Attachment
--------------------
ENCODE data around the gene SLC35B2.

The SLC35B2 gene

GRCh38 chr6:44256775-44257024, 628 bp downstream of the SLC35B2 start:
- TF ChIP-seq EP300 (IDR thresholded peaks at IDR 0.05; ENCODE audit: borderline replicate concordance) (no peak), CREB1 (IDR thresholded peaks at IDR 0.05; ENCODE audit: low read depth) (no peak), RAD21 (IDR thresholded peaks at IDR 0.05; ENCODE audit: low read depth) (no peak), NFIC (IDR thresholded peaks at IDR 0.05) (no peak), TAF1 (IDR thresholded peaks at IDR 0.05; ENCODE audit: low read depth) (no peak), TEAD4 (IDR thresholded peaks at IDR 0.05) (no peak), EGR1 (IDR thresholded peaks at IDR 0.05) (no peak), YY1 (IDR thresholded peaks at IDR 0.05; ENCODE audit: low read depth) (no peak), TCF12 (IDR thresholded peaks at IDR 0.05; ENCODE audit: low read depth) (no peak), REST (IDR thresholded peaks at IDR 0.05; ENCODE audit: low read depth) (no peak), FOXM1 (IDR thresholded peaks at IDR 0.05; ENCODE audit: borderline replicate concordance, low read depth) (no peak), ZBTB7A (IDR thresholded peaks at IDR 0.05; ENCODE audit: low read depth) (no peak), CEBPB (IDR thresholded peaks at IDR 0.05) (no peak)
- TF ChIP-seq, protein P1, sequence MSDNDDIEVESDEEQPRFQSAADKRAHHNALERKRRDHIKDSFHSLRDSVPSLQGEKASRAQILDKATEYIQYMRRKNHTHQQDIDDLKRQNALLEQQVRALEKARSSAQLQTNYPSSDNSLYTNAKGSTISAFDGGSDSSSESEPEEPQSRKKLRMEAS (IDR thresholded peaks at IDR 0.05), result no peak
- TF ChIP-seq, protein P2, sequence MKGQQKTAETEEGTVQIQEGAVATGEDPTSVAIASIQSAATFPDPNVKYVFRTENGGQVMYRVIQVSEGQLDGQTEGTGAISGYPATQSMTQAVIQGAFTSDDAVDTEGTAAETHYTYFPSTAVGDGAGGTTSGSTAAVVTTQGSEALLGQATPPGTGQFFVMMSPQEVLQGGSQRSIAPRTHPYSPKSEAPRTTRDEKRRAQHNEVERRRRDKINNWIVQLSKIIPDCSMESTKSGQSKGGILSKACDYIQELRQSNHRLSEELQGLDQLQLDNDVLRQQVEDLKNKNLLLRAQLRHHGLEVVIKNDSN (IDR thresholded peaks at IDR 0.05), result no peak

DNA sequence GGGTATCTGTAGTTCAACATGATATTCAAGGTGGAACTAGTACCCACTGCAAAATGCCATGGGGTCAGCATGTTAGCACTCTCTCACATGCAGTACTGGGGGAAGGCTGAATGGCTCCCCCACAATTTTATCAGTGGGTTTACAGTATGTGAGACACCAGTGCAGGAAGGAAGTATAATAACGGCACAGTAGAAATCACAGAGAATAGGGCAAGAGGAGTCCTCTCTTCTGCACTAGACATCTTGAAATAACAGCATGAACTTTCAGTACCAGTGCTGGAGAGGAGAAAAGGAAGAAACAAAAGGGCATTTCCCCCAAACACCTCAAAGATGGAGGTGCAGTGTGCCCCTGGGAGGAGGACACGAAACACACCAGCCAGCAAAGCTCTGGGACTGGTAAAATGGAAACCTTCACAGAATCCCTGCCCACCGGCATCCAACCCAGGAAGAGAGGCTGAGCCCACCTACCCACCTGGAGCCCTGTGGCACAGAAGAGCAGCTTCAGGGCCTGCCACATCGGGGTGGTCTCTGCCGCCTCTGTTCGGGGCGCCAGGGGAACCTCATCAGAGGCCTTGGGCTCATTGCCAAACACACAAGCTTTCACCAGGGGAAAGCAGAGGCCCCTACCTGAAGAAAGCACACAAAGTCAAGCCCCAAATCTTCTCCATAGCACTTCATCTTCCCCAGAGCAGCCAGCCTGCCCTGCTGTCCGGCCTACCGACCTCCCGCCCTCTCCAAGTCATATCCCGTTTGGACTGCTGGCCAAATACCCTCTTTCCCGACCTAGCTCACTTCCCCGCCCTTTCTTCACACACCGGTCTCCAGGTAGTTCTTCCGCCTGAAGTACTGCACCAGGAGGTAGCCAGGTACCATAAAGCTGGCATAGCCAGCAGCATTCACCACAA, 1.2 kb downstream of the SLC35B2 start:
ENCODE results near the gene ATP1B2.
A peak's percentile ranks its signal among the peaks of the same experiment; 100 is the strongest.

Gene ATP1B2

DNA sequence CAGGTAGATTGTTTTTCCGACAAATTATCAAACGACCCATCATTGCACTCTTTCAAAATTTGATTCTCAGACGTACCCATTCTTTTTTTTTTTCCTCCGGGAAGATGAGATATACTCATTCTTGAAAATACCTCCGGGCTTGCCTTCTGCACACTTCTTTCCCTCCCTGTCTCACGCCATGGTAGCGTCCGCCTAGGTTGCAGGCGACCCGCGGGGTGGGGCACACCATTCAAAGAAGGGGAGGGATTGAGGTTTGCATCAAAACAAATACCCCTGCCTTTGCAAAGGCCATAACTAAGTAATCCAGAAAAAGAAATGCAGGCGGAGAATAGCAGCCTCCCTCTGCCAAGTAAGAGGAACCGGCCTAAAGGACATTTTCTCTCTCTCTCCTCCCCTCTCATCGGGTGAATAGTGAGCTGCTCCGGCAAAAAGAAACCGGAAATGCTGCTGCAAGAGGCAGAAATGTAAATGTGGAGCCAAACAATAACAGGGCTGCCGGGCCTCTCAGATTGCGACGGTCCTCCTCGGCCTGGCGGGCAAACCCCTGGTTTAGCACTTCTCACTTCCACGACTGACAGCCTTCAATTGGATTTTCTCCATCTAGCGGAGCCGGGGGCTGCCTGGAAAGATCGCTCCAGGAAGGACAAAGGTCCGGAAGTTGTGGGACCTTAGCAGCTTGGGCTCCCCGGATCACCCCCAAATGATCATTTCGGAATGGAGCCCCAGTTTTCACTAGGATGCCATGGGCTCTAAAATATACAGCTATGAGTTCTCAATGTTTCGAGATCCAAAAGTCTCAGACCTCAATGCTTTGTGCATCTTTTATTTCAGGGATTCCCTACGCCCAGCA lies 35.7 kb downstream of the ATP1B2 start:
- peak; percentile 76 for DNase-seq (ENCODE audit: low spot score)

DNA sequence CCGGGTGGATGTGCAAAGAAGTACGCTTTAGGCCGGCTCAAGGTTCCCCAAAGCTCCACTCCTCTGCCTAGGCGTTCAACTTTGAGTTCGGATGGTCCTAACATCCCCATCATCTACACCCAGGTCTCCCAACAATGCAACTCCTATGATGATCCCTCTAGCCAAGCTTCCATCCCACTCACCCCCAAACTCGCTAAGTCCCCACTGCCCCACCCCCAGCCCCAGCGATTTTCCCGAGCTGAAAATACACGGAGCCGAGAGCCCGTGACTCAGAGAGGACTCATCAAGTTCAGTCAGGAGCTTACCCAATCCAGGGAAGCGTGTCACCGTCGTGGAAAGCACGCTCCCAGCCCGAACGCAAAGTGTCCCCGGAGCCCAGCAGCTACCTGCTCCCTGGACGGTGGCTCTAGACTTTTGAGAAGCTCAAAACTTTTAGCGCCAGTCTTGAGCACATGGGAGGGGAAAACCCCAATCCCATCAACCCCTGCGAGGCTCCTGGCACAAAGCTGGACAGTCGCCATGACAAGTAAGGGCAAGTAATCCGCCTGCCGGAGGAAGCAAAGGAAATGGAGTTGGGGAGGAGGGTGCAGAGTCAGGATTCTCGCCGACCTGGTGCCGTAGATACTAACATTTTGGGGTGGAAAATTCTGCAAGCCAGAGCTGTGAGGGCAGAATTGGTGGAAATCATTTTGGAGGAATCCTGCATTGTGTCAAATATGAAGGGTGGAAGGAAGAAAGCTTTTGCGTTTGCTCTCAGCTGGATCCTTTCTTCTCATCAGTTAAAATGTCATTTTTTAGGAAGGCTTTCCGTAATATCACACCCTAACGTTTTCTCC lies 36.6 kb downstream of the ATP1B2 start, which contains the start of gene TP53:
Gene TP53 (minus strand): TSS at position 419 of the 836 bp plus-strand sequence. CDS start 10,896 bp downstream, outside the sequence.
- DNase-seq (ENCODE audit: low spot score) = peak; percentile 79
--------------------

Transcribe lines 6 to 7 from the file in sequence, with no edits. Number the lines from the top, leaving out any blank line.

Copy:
- TF ChIP-seq, protein P2, sequence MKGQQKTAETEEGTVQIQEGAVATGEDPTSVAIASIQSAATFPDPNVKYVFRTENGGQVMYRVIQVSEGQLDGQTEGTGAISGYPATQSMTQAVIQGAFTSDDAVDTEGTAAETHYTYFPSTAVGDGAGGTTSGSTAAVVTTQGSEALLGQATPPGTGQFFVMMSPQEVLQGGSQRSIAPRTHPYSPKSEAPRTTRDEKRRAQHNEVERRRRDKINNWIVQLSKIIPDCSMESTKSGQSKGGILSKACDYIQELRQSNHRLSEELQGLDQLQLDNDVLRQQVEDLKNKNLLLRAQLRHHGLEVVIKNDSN (IDR thresholded peaks at IDR 0.05), result no peak

DNA sequence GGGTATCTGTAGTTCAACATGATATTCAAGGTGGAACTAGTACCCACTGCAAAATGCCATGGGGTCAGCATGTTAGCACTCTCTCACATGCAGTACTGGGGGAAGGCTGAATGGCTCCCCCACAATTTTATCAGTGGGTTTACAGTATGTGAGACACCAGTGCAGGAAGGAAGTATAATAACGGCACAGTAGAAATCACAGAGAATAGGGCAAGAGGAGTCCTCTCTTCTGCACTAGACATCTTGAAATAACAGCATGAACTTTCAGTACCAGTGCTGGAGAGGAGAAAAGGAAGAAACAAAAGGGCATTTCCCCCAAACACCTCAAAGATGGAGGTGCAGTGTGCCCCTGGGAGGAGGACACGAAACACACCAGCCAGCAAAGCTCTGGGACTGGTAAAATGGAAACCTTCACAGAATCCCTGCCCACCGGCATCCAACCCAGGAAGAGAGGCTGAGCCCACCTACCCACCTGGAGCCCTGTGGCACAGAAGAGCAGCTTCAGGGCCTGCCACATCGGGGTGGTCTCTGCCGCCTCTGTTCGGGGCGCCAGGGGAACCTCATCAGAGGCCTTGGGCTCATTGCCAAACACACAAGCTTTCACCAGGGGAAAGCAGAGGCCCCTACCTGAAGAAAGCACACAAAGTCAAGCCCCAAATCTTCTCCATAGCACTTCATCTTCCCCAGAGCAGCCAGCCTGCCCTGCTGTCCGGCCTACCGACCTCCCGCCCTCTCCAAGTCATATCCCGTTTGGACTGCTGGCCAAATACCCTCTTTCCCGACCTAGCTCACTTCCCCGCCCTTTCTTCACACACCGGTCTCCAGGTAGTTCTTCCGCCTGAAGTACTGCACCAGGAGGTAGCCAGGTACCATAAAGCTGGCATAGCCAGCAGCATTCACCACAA, 1.2 kb downstream of the SLC35B2 start: